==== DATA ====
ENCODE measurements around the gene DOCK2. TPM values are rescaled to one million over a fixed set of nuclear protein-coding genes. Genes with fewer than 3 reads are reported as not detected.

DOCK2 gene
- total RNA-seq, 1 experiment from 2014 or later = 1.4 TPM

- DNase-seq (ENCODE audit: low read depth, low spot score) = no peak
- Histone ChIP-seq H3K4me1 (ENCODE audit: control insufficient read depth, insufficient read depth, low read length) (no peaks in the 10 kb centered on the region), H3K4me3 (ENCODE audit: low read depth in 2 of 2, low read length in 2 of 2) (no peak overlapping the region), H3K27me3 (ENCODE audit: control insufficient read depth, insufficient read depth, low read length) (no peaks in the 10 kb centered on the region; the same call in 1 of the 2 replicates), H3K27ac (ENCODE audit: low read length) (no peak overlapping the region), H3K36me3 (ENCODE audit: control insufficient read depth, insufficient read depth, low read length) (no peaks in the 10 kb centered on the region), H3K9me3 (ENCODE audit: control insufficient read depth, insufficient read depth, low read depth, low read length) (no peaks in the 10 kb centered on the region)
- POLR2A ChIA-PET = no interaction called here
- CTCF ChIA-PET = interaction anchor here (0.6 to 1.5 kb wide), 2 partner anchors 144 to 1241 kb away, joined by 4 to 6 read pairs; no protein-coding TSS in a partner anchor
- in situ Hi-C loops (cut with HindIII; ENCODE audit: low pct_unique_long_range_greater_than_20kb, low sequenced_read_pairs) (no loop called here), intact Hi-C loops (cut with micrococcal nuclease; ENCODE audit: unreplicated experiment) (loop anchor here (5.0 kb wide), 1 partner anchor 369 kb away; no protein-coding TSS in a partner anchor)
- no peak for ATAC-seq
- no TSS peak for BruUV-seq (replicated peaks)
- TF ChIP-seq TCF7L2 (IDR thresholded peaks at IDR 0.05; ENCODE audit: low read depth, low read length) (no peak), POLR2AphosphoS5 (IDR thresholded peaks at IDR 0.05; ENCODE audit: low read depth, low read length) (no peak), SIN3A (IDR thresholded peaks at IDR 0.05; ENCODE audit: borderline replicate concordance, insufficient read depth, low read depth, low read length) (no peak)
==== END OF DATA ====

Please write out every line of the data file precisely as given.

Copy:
ENCODE measurements around the gene DOCK2. TPM values are rescaled to one million over a fixed set of nuclear protein-coding genes. Genes with fewer than 3 reads are reported as not detected.

DOCK2 gene
- total RNA-seq, 1 experiment from 2014 or later = 1.4 TPM

- DNase-seq (ENCODE audit: low read depth, low spot score) = no peak
- Histone ChIP-seq H3K4me1 (ENCODE audit: control insufficient read depth, insufficient read depth, low read length) (no peaks in the 10 kb centered on the region), H3K4me3 (ENCODE audit: low read depth in 2 of 2, low read length in 2 of 2) (no peak overlapping the region), H3K27me3 (ENCODE audit: control insufficient read depth, insufficient read depth, low read length) (no peaks in the 10 kb centered on the region; the same call in 1 of the 2 replicates), H3K27ac (ENCODE audit: low read length) (no peak overlapping the region), H3K36me3 (ENCODE audit: control insufficient read depth, insufficient read depth, low read length) (no peaks in the 10 kb centered on the region), H3K9me3 (ENCODE audit: control insufficient read depth, insufficient read depth, low read depth, low read length) (no peaks in the 10 kb centered on the region)
- POLR2A ChIA-PET = no interaction called here
- CTCF ChIA-PET = interaction anchor here (0.6 to 1.5 kb wide), 2 partner anchors 144 to 1241 kb away, joined by 4 to 6 read pairs; no protein-coding TSS in a partner anchor
- in situ Hi-C loops (cut with HindIII; ENCODE audit: low pct_unique_long_range_greater_than_20kb, low sequenced_read_pairs) (no loop called here), intact Hi-C loops (cut with micrococcal nuclease; ENCODE audit: unreplicated experiment) (loop anchor here (5.0 kb wide), 1 partner anchor 369 kb away; no protein-coding TSS in a partner anchor)
- no peak for ATAC-seq
- no TSS peak for BruUV-seq (replicated peaks)
- TF ChIP-seq TCF7L2 (IDR thresholded peaks at IDR 0.05; ENCODE audit: low read depth, low read length) (no peak), POLR2AphosphoS5 (IDR thresholded peaks at IDR 0.05; ENCODE audit: low read depth, low read length) (no peak), SIN3A (IDR thresholded peaks at IDR 0.05; ENCODE audit: borderline replicate concordance, insufficient read depth, low read depth, low read length) (no peak)